QR Codes Are Everywhere, But Are They Safe?
You’re probably familiar with Quick Response (QR) codes, the black-and-white square codes you scan with your phone camera to access restaurant menus, view real estate listings, download apps and more. Now experts are seeing an increase in scams using QR codes. Find out how you are likely to encounter these scams and what you can do to avoid them.
Although they've been around for years, QR codes became more popular as a no-contact way to do business during the pandemic. Fraudsters have taken notice: The FBI recently warned about an increase in scams using the codes.
QR Code Scams: How They Work
In this type of scam, a legitimate QR code is replaced with an altered QR code. When users scan the code, they're taken to a fraudulent website designed to resemble the intended site. In some instances, scammers will place a sticker with a fake code over the real QR code. Unaware that the codes have been swapped, users might enter personal information that is captured by the scammers. Or the website could contain a link that installs malware on the user's device.
Entering sensitive information like your social security or credit card number into a fraudulent site can enable a scammer to steal funds or commit identity theft. In one instance, scammers in San Antonio replaced the QR codes on parking meters. Unsuspecting individuals scanned the codes and, when the page opened, entered their payment information into a fraudulent site.
Protect Yourself From QR Code Scams
Follow this guidance from the FBI on using QR codes safely:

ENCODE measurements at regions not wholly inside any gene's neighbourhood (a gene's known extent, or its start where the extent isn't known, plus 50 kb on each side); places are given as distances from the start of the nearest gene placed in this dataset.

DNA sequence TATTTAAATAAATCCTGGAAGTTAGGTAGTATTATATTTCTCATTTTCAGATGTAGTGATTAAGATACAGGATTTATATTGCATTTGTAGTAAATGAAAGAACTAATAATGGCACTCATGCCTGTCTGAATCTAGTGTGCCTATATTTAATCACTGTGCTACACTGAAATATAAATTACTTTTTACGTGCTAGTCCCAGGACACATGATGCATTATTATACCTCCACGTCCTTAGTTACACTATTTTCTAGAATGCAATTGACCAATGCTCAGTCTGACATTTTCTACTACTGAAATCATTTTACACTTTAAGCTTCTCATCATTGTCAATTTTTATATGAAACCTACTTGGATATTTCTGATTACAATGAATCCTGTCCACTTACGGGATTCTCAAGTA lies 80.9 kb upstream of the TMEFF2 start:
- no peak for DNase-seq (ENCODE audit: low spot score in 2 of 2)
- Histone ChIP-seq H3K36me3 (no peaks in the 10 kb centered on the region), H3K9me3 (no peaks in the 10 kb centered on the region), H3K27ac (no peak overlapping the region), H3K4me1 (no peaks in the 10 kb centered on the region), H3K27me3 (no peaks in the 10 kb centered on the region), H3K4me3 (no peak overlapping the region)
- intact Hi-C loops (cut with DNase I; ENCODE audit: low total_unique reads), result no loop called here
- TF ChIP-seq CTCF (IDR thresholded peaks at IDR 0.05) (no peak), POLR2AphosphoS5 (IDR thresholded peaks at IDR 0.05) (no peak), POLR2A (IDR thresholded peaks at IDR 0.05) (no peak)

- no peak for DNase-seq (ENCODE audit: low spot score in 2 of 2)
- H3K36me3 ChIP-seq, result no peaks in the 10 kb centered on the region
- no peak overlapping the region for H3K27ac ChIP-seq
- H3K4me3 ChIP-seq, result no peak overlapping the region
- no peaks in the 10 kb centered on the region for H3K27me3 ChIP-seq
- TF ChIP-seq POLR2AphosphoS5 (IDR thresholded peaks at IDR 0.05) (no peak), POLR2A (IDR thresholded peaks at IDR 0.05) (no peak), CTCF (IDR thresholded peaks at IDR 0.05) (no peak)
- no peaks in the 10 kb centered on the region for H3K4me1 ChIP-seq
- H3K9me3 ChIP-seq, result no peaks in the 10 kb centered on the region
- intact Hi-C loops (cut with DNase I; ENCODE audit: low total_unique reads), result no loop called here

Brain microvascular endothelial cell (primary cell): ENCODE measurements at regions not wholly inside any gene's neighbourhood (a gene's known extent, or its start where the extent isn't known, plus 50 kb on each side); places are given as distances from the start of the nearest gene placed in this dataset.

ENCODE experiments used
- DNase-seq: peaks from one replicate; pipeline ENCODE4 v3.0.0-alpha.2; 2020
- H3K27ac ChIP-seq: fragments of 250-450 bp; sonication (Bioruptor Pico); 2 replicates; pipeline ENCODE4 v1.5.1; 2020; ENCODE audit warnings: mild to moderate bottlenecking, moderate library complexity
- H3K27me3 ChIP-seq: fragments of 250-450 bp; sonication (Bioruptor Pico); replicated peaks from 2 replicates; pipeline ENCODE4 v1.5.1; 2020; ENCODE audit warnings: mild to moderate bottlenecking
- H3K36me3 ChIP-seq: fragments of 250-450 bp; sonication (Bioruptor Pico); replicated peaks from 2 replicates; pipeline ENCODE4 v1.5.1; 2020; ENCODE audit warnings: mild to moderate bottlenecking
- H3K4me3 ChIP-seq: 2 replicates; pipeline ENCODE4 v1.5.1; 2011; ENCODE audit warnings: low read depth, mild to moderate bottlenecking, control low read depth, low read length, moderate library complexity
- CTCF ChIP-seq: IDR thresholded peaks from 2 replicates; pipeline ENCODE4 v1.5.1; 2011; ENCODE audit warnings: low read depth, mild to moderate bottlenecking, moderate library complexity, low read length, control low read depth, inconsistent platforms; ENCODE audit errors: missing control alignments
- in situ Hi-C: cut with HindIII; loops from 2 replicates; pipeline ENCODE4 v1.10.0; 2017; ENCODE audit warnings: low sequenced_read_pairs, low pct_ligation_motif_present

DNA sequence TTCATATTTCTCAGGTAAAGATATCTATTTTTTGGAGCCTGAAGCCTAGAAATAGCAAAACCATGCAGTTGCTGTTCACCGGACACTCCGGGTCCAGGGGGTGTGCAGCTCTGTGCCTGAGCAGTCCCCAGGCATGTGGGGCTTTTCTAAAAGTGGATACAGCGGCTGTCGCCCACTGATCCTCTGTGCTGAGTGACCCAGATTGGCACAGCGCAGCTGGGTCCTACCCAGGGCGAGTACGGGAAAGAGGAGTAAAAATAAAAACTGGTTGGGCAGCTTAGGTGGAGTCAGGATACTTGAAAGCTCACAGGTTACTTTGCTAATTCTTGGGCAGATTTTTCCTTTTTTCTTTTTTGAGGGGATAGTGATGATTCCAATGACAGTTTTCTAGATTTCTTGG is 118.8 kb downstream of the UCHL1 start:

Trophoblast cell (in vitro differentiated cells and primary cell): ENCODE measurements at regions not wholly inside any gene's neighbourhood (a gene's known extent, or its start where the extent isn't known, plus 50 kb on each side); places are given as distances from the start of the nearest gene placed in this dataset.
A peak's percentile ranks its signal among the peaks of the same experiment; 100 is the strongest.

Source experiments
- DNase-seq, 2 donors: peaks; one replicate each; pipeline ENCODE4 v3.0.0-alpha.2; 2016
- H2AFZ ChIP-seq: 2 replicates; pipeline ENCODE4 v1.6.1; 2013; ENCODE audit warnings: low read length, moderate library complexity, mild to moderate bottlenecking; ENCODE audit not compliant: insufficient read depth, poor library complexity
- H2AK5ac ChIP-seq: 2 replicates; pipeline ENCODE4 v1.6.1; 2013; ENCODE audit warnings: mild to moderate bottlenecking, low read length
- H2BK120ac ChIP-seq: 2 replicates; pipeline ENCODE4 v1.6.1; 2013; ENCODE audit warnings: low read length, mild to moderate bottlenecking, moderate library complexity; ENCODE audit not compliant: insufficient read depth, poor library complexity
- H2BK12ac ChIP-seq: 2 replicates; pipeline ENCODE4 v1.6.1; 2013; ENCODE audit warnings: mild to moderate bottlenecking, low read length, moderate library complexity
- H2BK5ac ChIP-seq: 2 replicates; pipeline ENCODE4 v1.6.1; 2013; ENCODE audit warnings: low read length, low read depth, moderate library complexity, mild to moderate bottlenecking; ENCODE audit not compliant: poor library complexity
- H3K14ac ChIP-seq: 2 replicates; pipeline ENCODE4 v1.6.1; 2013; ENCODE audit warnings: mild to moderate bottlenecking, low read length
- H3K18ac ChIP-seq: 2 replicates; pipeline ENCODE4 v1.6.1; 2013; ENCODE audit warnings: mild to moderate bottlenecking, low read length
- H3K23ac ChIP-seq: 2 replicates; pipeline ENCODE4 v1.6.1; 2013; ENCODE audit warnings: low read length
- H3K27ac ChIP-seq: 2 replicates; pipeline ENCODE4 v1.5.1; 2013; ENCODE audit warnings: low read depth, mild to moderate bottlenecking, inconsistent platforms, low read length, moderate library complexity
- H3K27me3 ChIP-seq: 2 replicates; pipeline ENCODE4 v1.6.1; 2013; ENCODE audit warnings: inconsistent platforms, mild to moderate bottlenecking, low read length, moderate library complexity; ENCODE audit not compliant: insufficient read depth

Only scan a QR code from a trusted source.
When you do scan a QR code, check the address of the site that opens and make sure it's the one you expected.
Never enter personal information on a website without verifying it's official and secure. If you're not sure whether the site is legitimate, open a new browser window and manually enter the website URL you're trying to access.
Be careful about scanning QR codes received via email. Always confirm that the sender is trustworthy before clicking on links or scanning a QR code contained in the email. Learn more about social engineering scams.
Always verify a company's legitimacy before handing over any information or transacting any payments through a QR code. Learn more about types of online scams.
NOTE: BECU may include QR codes in member communications and advertisements, but we will never use them to request sensitive or personal information such as your username, password, or account number, or send you to a page that asks for that information.
Using QR Codes for Business
If your business uses QR codes, you can help protect your customers and your business by following this guidance:
Monitor your QR codes to make sure they're working correctly and sending your customers to the right places. Check the codes frequently to ensure they haven't been tampered with or covered with a sticker showing a fraudulent code.
List the QR code's intended website on your signage and include language that clarifies what customers can expect from scanning the code. For example, "This code will take you to our menu at menu.greatrestaurant.com. If the code takes you elsewhere, please let us know, and don't enter your personal information."
Learn How to Avoid Fraud and Scams
Through our partnership with KnowBe4, BECU members have free access to a free online cybersecurity training course. From creating a stronger password to additional security tips in banking online, this engaging course can help you become a savvier digital consumer.
How to Contact BECU's Fraud Department
If you ever suspect any fraudulent activity affecting your BECU account, call 800-233-2328 and follow the prompts to speak with someone in our fraud department. For more information about security at BECU, visit our Fraud & Security Center.
To report phishing attempts, please email our security team at firstname.lastname@example.org. This no-reply email mailbox is only used for ongoing monitoring and identifying trends. Please do not send confidential information via email. If you've responded to a communication that you think may have been a scam, it's important that you call us, send us a secure message, or visit a BECU location.